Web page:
According to the theory of computer-mediated communication (CMC), a continuous communication on the online platforms allows more closeness between individuals. I, nonetheless, believe that this sort of relationship may not guarantee us reliable intimate relationships unless face-to-face communications take place. Therefore, the intimacy that we create on social media may be taken as pseudo-intimacy – we are together but alone – compared with the actual intimacy in the ‘real’ world. Social media can, in Giddens’ terms, dis-embed us from the real social context and re-embed into a different social formation –the virtual community. 

As mentioned above, social media usually open the way for us to be connected with people similar to us. Social life in the ‘real’ world, on the other hand, is about developing capabilities and behavioral patterns to get along with different people we meet in our daily routines. Therefore, our social connection on social media seems to follow a linear model and predictable expectations of values. In the real sense, however, life does not pursue a linear pattern of interactions. Social life in the actual world is not about consuming a large amount of fragmented information; it is about synthesizing and substantiating lived experiences.

Moreover, because social interaction in the actual context demands us to be considerate of people’s emotion, feeling and context, we usually edit before we speak or write. In the virtual world, to the contrary, we post/write then edit based on people’s reactions. This pattern of communication would corrode our civility in general and our ability to listen to others (before we make hasty generalizations) in particular.

When we are addicted to social media communication exchanges, although we are actually with our friends and families, our attention will be preoccupied with interactions with our online friends. This then affects our relationships in the actual world. As sociologists, social psychologists and communication scholars argue, our self-perception is substantially influenced by the extent of attention and perception of people (around us) towards us. Inattention to people who are actually with us will thus be connoted as derecognizing their presence as important social actors – and it will have a devastating impact on our relationships in the long run.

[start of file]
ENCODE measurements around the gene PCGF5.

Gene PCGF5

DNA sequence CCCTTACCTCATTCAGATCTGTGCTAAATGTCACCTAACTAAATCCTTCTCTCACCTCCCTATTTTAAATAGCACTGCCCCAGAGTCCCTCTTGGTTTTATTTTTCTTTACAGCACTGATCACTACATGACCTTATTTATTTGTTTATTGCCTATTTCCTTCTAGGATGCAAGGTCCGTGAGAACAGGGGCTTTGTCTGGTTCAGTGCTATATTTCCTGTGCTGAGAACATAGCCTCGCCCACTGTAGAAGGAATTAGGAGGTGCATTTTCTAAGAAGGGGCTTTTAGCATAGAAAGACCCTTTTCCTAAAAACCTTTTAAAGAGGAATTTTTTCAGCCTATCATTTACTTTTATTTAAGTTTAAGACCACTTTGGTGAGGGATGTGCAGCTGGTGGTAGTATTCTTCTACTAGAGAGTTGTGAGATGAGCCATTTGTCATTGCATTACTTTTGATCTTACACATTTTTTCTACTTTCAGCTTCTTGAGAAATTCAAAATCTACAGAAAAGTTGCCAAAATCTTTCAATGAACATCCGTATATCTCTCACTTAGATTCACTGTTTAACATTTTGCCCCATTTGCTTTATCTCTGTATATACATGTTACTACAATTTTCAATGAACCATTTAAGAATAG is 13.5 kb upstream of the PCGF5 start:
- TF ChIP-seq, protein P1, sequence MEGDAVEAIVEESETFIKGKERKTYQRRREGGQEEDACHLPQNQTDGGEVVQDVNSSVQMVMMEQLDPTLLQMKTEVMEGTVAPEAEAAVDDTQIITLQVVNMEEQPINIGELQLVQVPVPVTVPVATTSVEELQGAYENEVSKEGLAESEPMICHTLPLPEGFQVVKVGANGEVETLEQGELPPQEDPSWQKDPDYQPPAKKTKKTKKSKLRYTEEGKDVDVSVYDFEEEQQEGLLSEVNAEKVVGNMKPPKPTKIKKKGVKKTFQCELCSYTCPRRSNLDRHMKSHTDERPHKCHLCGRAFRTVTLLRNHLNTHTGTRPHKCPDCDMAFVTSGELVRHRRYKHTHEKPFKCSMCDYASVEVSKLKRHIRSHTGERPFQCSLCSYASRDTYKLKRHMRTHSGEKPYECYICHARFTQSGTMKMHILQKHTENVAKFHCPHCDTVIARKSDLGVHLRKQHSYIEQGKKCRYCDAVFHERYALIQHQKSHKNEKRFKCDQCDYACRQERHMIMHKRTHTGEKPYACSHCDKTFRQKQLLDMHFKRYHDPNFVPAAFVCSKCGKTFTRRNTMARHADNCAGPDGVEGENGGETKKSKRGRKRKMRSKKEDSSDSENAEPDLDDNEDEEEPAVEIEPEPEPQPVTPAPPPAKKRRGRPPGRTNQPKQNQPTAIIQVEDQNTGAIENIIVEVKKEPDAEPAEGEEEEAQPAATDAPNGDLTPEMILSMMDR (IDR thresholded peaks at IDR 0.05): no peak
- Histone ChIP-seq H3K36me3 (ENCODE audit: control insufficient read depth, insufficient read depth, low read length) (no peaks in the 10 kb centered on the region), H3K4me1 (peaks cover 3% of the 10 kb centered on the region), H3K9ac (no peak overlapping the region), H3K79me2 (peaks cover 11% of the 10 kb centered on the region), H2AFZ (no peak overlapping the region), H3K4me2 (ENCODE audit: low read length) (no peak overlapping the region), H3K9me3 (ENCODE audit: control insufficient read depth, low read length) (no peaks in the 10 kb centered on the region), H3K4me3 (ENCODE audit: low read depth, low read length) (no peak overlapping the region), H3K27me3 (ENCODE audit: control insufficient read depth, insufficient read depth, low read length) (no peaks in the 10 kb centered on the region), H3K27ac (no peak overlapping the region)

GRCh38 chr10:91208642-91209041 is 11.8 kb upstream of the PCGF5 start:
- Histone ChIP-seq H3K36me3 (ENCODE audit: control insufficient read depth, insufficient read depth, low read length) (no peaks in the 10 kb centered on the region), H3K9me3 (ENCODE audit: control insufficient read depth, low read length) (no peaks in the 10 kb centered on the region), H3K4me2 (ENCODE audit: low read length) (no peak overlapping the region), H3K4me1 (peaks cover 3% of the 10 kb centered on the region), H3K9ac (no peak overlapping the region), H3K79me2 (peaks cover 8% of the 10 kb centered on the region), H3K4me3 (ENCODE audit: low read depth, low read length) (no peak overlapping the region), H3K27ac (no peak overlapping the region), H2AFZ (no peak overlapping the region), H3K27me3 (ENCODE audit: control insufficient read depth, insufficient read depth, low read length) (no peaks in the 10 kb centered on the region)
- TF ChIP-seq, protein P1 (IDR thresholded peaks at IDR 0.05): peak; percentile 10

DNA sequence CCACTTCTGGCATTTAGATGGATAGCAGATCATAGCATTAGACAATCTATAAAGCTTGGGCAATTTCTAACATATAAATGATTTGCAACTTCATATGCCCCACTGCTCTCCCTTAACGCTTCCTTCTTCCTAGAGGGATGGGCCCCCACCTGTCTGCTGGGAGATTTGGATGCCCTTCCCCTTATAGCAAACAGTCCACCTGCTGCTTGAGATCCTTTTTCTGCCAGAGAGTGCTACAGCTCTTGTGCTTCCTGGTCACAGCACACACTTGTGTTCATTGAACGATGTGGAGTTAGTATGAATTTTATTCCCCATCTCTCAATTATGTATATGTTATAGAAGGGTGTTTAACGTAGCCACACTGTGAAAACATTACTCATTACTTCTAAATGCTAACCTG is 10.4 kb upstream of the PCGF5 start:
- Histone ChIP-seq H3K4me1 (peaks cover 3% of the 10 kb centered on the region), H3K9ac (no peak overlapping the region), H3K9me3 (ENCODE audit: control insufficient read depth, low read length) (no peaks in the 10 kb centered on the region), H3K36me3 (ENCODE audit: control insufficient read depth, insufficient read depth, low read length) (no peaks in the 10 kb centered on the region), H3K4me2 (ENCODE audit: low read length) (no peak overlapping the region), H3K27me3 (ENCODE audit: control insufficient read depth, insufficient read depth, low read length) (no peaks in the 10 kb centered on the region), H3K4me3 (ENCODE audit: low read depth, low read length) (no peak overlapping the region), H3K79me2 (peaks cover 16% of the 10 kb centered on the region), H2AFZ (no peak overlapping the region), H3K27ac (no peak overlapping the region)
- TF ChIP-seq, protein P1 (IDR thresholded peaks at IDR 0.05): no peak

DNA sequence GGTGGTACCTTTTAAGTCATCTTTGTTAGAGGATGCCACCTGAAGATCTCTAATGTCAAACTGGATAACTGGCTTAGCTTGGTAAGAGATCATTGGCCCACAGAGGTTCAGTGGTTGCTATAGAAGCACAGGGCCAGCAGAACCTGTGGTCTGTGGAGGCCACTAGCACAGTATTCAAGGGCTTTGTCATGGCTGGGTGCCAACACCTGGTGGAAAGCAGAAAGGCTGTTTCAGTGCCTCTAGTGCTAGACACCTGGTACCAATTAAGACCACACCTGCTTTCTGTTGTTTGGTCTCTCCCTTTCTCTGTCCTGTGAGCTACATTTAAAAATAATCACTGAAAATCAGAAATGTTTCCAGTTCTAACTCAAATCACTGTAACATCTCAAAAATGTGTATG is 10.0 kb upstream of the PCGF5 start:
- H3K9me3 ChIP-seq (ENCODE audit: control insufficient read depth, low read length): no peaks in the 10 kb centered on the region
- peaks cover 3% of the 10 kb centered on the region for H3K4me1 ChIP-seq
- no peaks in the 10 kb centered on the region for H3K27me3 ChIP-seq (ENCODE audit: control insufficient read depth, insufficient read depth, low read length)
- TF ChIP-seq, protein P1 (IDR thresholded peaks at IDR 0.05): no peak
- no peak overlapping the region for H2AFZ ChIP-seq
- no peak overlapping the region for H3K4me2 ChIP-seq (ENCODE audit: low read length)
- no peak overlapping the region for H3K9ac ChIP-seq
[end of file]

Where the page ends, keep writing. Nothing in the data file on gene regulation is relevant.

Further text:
Relationships on social media are not simply bad relationships. They might rather be unreal. Our identities on social media appear to be carefully crafted to impress people rather than to show the ‘real us.’ Social media experts argue that avid social media users usually forget about their ‘real’ life and immerse themselves in social comparison with people in the virtual world. An unrealistic social comparison can also be a source of depression.

In sum, if social media are really social, there might not be a considerable relationship between high social media usage and a high level of anxiety and depression. Studies reveal that the more we are connected with people on social media platforms, the lonelier we are or, at least, the lonelier we feel. The reactions on our Facebook status updates can affect the value of our day. This might also urge us to rehearse a fake sense of perfection just to impress our online friends. The fake perception we earn from the virtual communities, unfortunately, is short-lived for it is not innate/natural. Therefore, our obsession for social validation from the virtual communities would push us to be more unreal in our actions. The consequence of which would also be an identity crisis in our social interactions.

Ed.’s Note: Kibrom Berhane is a lecturer of Journalism and Communication at Mekele University. The views expressed in this article do not necessarily reflect the views of The Reporter. He can be reached at [email protected]

Contributed by  Kibrom Berhane
Contributed by  Kibrom Berhane